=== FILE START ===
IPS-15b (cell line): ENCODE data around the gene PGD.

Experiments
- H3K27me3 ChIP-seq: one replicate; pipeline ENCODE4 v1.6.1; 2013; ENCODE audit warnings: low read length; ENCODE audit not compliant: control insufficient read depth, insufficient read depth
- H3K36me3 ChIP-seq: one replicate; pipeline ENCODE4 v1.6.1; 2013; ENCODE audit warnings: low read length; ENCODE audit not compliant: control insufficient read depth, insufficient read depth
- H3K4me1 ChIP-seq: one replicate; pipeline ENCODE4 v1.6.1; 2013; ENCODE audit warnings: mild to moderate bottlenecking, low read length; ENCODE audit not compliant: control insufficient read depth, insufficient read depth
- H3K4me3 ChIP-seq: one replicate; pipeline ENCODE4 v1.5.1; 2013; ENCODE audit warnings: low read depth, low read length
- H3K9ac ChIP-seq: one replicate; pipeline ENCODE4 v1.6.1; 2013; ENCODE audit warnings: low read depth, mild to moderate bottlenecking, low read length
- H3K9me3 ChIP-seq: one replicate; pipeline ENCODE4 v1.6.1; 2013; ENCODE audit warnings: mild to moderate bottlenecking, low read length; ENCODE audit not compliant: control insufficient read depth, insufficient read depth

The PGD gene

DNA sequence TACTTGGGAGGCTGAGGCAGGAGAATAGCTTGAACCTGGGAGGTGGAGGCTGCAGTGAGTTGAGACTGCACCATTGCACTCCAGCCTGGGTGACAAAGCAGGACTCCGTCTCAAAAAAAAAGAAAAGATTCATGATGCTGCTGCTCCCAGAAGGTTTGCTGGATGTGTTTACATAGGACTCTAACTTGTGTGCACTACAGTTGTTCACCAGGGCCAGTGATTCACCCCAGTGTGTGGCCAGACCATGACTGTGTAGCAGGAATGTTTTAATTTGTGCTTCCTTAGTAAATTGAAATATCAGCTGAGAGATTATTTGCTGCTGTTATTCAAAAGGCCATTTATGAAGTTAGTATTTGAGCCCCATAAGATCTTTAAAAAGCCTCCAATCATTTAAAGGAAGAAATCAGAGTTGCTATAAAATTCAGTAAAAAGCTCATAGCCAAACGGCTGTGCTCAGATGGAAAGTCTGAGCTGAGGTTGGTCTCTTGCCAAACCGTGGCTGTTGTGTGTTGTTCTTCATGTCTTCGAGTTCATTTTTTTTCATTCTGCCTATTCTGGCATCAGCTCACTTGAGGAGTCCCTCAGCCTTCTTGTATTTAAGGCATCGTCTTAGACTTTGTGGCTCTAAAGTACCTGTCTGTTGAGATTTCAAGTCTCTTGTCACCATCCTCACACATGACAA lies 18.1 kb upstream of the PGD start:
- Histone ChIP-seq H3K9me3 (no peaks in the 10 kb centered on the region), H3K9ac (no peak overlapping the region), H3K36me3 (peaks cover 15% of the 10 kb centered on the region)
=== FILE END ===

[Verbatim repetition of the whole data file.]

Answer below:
IPS-15b (cell line): ENCODE data around the gene PGD.

Experiments
- H3K27me3 ChIP-seq: one replicate; pipeline ENCODE4 v1.6.1; 2013; ENCODE audit warnings: low read length; ENCODE audit not compliant: control insufficient read depth, insufficient read depth
- H3K36me3 ChIP-seq: one replicate; pipeline ENCODE4 v1.6.1; 2013; ENCODE audit warnings: low read length; ENCODE audit not compliant: control insufficient read depth, insufficient read depth
- H3K4me1 ChIP-seq: one replicate; pipeline ENCODE4 v1.6.1; 2013; ENCODE audit warnings: mild to moderate bottlenecking, low read length; ENCODE audit not compliant: control insufficient read depth, insufficient read depth
- H3K4me3 ChIP-seq: one replicate; pipeline ENCODE4 v1.5.1; 2013; ENCODE audit warnings: low read depth, low read length
- H3K9ac ChIP-seq: one replicate; pipeline ENCODE4 v1.6.1; 2013; ENCODE audit warnings: low read depth, mild to moderate bottlenecking, low read length
- H3K9me3 ChIP-seq: one replicate; pipeline ENCODE4 v1.6.1; 2013; ENCODE audit warnings: mild to moderate bottlenecking, low read length; ENCODE audit not compliant: control insufficient read depth, insufficient read depth

The PGD gene

DNA sequence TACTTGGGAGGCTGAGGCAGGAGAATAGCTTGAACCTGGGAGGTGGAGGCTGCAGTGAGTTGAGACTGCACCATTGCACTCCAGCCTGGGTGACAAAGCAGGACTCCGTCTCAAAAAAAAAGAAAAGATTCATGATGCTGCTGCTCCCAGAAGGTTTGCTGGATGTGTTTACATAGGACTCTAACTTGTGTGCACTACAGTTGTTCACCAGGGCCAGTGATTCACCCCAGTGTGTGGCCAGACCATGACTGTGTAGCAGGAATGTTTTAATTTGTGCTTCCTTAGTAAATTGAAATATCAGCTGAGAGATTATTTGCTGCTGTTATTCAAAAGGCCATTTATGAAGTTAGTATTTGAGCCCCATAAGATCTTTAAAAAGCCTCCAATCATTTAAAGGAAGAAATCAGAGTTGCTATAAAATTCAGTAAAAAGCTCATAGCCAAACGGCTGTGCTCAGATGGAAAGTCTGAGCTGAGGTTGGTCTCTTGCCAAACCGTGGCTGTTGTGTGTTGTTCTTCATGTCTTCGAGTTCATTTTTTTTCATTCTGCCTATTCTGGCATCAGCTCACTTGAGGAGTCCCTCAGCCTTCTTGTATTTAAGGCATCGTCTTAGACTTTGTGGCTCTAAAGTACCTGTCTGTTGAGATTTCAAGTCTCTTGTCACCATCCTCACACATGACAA lies 18.1 kb upstream of the PGD start:
- Histone ChIP-seq H3K9me3 (no peaks in the 10 kb centered on the region), H3K9ac (no peak overlapping the region), H3K36me3 (peaks cover 15% of the 10 kb centered on the region)